v. 7. In the first month, that is, the month Nisan, in the twelfth year of King Ahasuerus, they cast Pur, that is, the lot, before Haman from day to day and from month to month, the court astrologers and magicians being entrusted with this work of determining which day and month would be the most auspicious for carrying out Haman's murderous design, to the twelfth month, that is, the month Adar, for Haman, with a zeal and persistence worthy of a better cause, determined that all signs must be favorable for the execution of his plan. The text is evidently to be understood in such a way that Haman, in the first month of the Jewish year, caused the lot to be cast, first for the month of the coming year in which he intended to have his revenge, and then for the day of the month which would be auspicious for his scheme. The fact that the last month of the Jewish year was chosen by lot gave him ample time to prepare his plans. Thus the enemies of the Church, Satan and the world, are always busy with schemes of destruction, which God, however, can easily frustrate at His own time.
The Plot To Destroy The Jews
v. 8. And Haman, still enjoying the king's favor to the full, said unto King Ahasuerus, There is a certain people scattered abroad and dispersed among the people in all the provinces of thy kingdom, skillfully insinuating that the Jews were aliens in manners and habits and enemies to the rest of his subjects; and their laws are diverse from all people, the implication being that they were at variance with the laws of the realm, that the Jews were no good citizens; neither keep they the king's laws, for Haman falsely generalized from the one instance in which his dignity was offended; therefore it is not for the king's profit to suffer them, to leave them in peace, unmolested, Haman's suggestion being that the king's person and the royal honor were in danger.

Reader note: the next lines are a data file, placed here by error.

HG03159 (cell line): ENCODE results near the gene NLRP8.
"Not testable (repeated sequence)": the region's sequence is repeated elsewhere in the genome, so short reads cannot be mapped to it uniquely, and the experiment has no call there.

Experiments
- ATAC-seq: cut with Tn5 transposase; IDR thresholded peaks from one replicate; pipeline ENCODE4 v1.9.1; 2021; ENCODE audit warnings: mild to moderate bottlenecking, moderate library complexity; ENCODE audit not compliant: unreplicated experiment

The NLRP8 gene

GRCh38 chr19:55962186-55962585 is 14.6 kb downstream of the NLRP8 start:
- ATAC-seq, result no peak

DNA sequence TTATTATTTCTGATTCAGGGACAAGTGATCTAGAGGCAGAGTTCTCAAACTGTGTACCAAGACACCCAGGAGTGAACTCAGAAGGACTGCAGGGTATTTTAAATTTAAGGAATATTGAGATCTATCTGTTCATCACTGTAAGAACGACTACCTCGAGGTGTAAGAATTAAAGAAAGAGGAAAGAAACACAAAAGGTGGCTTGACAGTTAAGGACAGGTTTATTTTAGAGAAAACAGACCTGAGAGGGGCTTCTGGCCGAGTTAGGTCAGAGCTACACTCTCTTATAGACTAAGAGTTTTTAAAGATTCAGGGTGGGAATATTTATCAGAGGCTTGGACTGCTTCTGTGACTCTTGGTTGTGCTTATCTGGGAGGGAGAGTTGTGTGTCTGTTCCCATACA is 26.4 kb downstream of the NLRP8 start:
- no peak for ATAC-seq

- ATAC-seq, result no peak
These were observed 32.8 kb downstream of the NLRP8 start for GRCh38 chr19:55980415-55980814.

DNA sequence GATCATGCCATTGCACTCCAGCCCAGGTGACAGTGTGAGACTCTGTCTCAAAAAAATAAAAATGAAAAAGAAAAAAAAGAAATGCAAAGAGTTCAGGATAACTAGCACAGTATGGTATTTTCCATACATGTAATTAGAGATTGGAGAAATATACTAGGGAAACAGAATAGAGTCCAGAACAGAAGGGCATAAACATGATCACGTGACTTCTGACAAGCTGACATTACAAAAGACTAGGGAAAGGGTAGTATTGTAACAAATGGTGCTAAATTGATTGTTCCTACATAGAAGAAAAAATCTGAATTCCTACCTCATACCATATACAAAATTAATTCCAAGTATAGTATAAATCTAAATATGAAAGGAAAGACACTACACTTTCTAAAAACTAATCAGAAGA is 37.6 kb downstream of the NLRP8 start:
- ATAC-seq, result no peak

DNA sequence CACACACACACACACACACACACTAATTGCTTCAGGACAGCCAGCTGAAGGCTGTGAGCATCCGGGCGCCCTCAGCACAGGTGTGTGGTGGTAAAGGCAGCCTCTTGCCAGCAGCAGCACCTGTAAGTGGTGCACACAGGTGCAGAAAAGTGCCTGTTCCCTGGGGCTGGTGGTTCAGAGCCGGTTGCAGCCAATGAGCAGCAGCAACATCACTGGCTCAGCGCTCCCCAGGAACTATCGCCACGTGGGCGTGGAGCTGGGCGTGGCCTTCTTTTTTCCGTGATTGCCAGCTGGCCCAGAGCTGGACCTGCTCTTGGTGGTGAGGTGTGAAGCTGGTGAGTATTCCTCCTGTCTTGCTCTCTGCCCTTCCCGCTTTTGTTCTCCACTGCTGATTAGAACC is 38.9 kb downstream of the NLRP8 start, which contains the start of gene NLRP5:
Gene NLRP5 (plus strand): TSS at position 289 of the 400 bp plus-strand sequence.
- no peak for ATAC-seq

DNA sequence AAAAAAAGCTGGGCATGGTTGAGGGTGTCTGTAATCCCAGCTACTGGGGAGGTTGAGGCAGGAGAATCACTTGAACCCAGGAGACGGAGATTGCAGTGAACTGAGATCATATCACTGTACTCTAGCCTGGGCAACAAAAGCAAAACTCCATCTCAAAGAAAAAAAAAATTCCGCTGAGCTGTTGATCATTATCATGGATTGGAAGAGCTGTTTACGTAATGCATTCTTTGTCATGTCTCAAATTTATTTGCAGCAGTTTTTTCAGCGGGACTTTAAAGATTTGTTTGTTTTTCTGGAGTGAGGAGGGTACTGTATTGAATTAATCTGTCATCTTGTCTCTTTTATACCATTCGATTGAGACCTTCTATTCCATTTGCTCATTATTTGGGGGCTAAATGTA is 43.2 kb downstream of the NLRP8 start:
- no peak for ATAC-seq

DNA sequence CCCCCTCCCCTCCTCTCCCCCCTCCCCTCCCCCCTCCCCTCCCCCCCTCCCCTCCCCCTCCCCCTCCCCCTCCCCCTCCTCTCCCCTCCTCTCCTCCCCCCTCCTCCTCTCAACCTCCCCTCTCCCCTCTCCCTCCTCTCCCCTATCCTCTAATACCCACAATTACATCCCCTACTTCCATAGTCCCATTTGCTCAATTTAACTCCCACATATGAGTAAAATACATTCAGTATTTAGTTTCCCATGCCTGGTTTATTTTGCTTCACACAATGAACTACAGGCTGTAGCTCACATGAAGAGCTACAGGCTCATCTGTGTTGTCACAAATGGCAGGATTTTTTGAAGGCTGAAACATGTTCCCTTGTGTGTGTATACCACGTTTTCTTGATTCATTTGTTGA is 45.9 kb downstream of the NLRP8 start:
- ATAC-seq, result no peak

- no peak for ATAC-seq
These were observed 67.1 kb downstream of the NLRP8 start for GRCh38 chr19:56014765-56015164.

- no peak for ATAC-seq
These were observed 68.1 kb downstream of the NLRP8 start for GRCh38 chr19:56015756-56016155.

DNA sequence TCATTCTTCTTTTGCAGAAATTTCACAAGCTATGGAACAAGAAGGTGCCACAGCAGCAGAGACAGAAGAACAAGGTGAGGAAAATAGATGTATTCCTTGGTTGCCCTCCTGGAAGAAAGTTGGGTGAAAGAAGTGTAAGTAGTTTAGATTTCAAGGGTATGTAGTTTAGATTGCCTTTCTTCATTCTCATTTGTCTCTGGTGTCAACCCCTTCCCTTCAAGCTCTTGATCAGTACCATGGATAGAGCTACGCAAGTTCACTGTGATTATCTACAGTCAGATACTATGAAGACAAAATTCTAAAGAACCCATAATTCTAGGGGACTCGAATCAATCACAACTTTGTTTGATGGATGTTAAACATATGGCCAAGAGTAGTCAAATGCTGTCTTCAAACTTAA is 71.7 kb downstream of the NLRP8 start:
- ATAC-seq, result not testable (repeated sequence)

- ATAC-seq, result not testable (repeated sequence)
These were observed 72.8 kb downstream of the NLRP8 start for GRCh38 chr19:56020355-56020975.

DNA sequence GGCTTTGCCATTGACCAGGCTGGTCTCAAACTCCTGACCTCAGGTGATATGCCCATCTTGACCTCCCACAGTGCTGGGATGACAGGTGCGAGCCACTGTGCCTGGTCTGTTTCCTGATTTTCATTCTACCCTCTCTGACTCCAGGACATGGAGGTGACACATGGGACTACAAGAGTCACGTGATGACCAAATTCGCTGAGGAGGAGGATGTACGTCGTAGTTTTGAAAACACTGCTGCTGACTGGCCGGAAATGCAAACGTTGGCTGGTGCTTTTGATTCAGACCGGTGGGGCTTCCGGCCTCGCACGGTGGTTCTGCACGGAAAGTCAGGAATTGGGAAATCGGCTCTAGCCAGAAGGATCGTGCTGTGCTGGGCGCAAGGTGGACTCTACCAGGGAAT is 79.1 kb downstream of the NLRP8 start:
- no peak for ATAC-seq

v. 9. If it please the king, let it be written that they may be destroyed, as the Scythians had been massacred about a century before; and I will pay ten thousand talents of silver to the hands of those that have the charge of the business to bring it into the king's treasuries, this immense sum of some twenty million dollars being intended both to arouse the king's cupidity and to compensate him for any loss in revenue due to the destruction of so many of his citizens. Haman had planned with great shrewdness.
v. 10. And the king, carried away with pleasure by the clever proposition of Haman, took his ring from his hand, and gave it unto Haman, the son of Hammedatha, the Agagite, the Jews' enemy, this being a token not only of intimate friendship, but also of royal authority to issue decrees and to imprint upon them the royal signet.